Fourteen days ago, Monday, May 25, will go down as one of the major tipping points in American history. That is the day that George Floyd died after a Minneapolis police officer knelt on Floyd’s neck for nearly nine minutes. The event was captured on video and shared around the world, and since then, communities in Minneapolis and across the entire country have come out to denounce police brutality and to call for major reforms.
Santa Rosa, the North Bay’s epicenter of protests, saw an estimated 2,000 participants gather on the lawn at the Santa Rosa Junior College this past Saturday, June 6. Petaluma, Sonoma and Healdsburg have also each seen marches and protest events, each drawing hundreds of people with signs and slogans supporting the national movement.
After more than a week, the protests are still going strong. This second week of demonstrations includes several more peaceful protests scheduled from June 8–13 to honor the lives lost to police violence and to demand police accountability.
Today, June 8, kicks off the week of demonstrations with a youth-led protest in Santa Rosa’s Old Courthouse Square at 4:30pm. The event—to be held in memory of George Floyd and others who’ve lost their lives to the police—will transition into a candlelight vigil at 7:30pm. Visit grassroots group Love & Light 707 on Facebook for more details.
The vigil will include an 8-minute and 46-second moment of silence, the same amount of time that Minneapolis police officer Derek Chauvin kept his knee on George Floyd’s neck.
Several downtown Santa Rosa shops and businesses remain boarded up after isolated outbursts of vandalism during the first days of protests that led Santa Rosa police to enact a citywide curfew from Monday, June 1, to Thursday, June 4, nightly from 8pm to 5am. During that curfew, more than 100 people were arrested over three nights in protest-related incidents. Since the curfew was lifted, the events have stayed largely peaceful, and tonight’s youth-led protest and candlelight vigil is expected to be the same.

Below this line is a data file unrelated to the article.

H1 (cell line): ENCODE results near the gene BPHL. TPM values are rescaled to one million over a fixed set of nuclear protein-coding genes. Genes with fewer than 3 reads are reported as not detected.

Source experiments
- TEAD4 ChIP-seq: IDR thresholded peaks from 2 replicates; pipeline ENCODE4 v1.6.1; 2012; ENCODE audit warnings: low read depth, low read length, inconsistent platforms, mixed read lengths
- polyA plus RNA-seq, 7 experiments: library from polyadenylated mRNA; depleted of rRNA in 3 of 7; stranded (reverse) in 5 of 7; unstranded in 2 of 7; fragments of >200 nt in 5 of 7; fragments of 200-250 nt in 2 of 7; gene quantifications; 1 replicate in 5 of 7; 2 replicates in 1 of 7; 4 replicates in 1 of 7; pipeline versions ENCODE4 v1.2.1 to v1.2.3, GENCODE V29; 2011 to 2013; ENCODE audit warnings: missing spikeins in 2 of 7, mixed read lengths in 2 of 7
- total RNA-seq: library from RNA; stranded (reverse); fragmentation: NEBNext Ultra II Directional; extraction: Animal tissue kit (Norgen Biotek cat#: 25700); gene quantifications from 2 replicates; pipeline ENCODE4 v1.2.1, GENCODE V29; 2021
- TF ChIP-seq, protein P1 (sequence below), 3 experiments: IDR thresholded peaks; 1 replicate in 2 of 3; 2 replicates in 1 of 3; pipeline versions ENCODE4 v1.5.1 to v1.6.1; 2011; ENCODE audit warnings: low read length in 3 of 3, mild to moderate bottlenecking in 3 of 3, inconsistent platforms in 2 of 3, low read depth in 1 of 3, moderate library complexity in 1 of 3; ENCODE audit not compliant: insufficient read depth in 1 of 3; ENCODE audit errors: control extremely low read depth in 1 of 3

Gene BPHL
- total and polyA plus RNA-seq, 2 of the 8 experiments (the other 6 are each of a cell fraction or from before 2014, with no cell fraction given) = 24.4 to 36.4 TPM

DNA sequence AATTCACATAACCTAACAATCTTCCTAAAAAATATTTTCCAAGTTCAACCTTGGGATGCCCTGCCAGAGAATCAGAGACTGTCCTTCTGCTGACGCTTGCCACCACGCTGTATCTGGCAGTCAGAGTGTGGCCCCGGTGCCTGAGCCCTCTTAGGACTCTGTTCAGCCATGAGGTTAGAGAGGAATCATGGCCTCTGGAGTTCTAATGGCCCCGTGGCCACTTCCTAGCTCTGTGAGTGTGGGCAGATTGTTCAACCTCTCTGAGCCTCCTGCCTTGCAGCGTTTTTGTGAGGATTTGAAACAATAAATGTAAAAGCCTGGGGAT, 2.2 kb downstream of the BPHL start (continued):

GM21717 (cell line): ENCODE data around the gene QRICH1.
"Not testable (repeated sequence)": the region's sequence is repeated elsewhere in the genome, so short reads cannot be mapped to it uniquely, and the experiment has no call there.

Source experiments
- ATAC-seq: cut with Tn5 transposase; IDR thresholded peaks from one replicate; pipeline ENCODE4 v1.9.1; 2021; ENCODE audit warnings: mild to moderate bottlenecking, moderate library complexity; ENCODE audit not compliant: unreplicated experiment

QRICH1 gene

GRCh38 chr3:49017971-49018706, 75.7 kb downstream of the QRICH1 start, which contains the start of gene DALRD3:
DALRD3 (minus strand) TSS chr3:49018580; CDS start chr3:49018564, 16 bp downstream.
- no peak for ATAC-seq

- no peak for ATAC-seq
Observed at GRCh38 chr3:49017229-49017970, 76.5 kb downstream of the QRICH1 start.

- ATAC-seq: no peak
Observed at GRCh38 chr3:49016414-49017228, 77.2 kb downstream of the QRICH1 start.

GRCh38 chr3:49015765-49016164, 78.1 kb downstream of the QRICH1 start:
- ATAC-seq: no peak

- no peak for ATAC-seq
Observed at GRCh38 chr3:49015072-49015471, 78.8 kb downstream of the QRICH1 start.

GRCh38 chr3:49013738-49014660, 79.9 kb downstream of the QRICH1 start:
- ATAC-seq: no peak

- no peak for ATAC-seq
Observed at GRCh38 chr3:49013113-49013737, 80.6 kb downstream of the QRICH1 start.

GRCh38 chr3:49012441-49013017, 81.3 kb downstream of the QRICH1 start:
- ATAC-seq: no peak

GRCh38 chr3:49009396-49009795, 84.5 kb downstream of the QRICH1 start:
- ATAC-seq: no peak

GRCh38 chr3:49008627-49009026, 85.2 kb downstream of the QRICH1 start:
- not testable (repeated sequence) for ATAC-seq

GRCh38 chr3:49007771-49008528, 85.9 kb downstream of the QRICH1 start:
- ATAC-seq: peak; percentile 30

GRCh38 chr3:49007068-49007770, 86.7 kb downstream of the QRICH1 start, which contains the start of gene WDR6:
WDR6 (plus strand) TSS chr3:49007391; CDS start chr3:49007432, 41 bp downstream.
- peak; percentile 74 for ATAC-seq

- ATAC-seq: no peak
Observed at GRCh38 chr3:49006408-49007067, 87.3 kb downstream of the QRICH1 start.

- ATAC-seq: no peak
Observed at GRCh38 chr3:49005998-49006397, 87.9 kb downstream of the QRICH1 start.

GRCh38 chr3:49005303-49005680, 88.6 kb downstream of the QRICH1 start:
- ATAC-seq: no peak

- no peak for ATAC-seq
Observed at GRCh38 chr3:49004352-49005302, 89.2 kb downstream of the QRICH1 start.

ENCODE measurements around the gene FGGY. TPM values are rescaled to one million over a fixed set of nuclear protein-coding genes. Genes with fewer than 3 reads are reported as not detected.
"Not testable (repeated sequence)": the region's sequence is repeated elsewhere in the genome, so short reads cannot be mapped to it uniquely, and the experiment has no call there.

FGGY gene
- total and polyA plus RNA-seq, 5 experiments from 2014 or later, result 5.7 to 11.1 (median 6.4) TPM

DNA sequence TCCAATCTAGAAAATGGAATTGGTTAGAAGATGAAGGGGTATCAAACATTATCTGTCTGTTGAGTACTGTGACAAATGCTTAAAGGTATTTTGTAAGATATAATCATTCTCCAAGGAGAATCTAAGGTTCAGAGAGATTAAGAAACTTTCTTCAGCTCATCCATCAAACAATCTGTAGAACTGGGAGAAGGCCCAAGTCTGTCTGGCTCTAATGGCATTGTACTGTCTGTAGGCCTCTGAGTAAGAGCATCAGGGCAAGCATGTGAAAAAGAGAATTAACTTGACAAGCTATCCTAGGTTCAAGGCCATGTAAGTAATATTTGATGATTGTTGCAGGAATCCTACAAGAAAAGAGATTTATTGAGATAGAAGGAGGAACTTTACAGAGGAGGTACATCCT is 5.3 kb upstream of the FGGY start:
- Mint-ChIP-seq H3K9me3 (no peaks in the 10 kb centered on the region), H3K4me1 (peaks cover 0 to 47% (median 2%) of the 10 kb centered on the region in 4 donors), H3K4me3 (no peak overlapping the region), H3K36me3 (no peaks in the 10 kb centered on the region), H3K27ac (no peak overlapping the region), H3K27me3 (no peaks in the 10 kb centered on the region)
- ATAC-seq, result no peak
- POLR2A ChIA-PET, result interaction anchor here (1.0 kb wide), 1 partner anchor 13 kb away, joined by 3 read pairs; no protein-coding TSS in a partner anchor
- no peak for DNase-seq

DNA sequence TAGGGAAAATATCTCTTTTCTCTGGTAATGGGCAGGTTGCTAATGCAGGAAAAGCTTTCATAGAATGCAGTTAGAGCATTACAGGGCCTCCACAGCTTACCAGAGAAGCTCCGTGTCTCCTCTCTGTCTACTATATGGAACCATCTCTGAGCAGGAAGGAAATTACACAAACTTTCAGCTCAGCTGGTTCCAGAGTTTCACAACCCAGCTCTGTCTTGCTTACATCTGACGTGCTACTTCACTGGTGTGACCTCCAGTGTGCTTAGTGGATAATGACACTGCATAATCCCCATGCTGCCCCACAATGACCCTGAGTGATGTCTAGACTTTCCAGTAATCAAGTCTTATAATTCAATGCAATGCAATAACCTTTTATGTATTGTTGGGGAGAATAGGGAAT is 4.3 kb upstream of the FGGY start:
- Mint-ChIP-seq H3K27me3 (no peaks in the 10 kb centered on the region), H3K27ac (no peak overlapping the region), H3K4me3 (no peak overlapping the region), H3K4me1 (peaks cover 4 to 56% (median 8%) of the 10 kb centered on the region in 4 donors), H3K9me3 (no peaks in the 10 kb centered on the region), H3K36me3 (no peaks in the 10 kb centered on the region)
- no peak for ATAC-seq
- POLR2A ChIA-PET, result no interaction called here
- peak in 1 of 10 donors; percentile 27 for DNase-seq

On Tuesday and Wednesday, June 9 and 10, Petaluma’s protests will take place in Walnut Park at Petaluma Blvd. South and D Street. These protests start at noon on both days, and the events will specifically address the Petaluma Police Department’s recent request to purchase more than 50 new semi-automatic rifles, a request that the Petaluma City Council voted 5–2 to approve in early May. Petaluma Police Chief Ken Savano has said the nearly $800,000 purchase of 54 Sig Sauer M400s—which are similar to the AR-15 in style—is needed to replace the department’s current 16 patrol rifles.
On Thursday, June 11, a march is scheduled to take place in Sebastopol at 1pm, beginning at the Town Square at McKinley Street and Petaluma Avenue, and marching through downtown Sebastopol. That same day, a gathering in Healdsburg Plaza at Healdsburg Avenue and Plaza Street starts at 6pm.
On Saturday, June 13, the Rohnert Park Peaceful March for Justice will begin at the Community Center at 5401 Snyder Lane at 10am and proceed through town to the Rohnert Park Police Department at 500 City Center Drive. The family-friendly, peaceful march encourages participants to bring signs or decorate their cars to walk or roll the one-and-a-half-mile route.
Also on Saturday, June 13, a protest once again takes place on the Santa Rosa Junior College’s lawn on Mendocino Avenue at Elliott Avenue. The afternoon event, starting at 1pm and billed as “The Silent March,” will honor the Silent Parade held in 1917, in which 10,000 African Americans silently walked along New York City’s Fifth Avenue to protest racist violence.
Local grassroots group Racial Justice Allies of Sonoma County is also hosting a weeklong phone campaign to “Demand Justice And Accountability Against SRPD” that encourages the public to call the Sonoma County District Attorney and the elected officials of Santa Rosa and demand they address the recent violence done by Santa Rosa police against protesters this last week, including the incident in which an unknown law-enforcement officer shot a plastic grenade at a protester less than 15 feet away, severely injuring the man. People are invited to call these elected officials to demand they speak out against the violence and investigate the incidents.
All these events ask that protesters wear face coverings and practice social distancing due to the ongoing Covid-19 pandemic. Be sure to visit these events’ Facebook pages or websites for updates throughout the week.